The UCRWCD is a regional conservation organization which “strives to develop, promote, and implement water conservation, augmentation, and management strategies to protect water resources for the benefit of its citizens, the economy, and the environment.”
A coalition for restoration
Wide-scale wet meadow restoration efforts have required the participation of a diverse group of participants, including local, state, and federal governments and agencies, non-governmental organizations, universities, and the ranching community.
Indispensable to these efforts’ success are the countless volunteer hours put in by Gunnison Valley residents.
Now, as the leaders of the restoration efforts look to amplify their impact, increased attention has been paid to supporting the skilled individuals involved in this work — getting people paid.
Many wet meadow restoration projects have been supported by groups such as the Western Colorado Conservation Corps (WCCC) and USFS Youth Conservation Corps (YCC), as well as interns in land management agencies, including the Bureau of Land Management (BLM) and Colorado Parks and Wildlife (CPW).
More recently, collaborating land management organizations have sought to centralize these efforts into crews focused specifically on working with wet meadows. This summer will see the deployment of such a conservation crew formed and managed by the BLM and UGRWCD.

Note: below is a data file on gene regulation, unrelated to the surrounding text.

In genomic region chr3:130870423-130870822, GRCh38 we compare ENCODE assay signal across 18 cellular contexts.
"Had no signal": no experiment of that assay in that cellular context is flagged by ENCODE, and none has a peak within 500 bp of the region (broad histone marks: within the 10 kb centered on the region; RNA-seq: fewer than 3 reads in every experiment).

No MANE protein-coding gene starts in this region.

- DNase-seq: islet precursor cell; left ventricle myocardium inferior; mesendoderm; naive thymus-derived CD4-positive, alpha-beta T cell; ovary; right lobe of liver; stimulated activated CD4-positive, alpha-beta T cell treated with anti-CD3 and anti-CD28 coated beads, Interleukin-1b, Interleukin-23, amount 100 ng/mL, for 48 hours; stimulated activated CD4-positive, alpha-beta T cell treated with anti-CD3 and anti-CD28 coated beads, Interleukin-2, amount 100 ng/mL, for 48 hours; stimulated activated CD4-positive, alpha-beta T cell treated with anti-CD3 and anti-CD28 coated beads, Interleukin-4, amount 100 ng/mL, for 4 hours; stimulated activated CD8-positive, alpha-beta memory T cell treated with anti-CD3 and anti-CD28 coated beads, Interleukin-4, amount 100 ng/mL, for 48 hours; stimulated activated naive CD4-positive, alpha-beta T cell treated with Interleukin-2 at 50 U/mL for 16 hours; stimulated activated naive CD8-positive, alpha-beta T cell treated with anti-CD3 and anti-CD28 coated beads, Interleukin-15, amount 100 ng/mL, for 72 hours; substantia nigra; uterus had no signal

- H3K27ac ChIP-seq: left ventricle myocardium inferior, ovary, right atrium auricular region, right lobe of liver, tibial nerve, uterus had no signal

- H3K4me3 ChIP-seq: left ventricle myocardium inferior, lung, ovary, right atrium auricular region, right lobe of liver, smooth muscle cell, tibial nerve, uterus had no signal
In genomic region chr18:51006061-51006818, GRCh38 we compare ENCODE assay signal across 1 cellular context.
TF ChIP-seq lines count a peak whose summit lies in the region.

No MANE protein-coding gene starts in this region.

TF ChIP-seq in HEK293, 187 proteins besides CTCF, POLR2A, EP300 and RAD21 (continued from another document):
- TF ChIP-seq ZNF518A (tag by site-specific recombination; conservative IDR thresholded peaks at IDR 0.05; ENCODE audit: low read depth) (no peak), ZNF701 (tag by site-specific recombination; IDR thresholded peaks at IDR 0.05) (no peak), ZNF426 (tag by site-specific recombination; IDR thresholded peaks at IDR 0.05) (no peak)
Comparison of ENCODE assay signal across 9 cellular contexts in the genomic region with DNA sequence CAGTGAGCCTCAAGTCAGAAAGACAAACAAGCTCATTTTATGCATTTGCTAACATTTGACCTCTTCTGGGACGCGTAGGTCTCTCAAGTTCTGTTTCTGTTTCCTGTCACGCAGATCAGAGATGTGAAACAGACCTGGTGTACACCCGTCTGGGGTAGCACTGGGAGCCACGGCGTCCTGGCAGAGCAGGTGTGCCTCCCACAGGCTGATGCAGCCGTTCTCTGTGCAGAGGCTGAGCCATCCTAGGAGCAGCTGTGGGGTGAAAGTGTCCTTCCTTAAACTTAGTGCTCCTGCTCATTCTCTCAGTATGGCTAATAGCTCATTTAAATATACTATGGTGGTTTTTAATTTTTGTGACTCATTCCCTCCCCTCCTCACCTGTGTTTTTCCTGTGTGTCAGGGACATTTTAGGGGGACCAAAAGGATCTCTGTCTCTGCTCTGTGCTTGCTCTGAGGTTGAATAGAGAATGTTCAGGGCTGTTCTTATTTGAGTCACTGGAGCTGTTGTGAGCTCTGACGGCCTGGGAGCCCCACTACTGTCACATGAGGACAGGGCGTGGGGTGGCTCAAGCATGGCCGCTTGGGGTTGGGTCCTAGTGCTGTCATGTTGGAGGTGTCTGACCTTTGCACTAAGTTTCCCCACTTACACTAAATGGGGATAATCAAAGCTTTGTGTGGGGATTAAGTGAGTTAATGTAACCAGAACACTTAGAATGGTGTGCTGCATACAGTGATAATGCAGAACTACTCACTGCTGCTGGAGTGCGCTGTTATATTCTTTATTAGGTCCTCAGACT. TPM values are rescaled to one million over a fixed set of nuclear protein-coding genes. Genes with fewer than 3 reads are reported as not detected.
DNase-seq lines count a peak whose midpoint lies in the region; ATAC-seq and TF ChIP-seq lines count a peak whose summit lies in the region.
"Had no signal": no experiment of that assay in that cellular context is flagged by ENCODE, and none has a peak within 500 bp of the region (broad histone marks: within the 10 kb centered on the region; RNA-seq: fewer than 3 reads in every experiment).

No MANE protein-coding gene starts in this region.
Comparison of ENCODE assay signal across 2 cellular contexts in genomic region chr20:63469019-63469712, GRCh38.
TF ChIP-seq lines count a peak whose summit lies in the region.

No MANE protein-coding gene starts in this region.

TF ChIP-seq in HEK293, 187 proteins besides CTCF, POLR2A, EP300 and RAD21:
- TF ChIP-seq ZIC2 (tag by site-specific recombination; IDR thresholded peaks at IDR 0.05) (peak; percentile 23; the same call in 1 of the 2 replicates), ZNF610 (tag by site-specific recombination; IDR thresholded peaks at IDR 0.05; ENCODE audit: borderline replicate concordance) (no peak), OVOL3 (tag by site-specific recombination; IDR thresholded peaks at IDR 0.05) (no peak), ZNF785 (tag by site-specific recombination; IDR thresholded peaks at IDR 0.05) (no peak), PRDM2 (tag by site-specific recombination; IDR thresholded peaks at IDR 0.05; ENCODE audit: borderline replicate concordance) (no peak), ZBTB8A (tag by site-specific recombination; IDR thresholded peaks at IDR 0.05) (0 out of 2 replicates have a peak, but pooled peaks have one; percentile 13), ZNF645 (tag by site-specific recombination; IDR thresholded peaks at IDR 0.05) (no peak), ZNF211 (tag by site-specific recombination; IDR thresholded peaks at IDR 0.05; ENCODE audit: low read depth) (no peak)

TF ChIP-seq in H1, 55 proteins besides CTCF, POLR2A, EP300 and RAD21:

The crew will be trained and overseen by a number of individuals including Shawn Conner, a restoration specialist with BIO-Logic, INC and Brian Stevens, Fire Management Specialist for the BLM, and other land managers and conservation professionals within the BLM, CPW, USFS, and UGRWCD.
The group’s trainers also include Petar Simic, a 2022 Western M.S. in Ecology alumnus and the habitat restoration and cheatgrass coordinator for Gunnison County, and Cheryl Cwelich, the water resource specialist for UGRWCD — and a fellow Mountaineer graduate.
Finally, the seasonal field supervisor for the crew will be Max Sawyer, who became invested in wet meadow restoration during his time as an undergraduate at Western, and later as a Master’s of Environment Management (MEM) student.
In Sawyer’s full-time role with the BLM, which doubled as his graduate project, he planned and oversaw the building of a wide variety of structures, utilizing both BLM interns and beneficent hordes of local volunteers.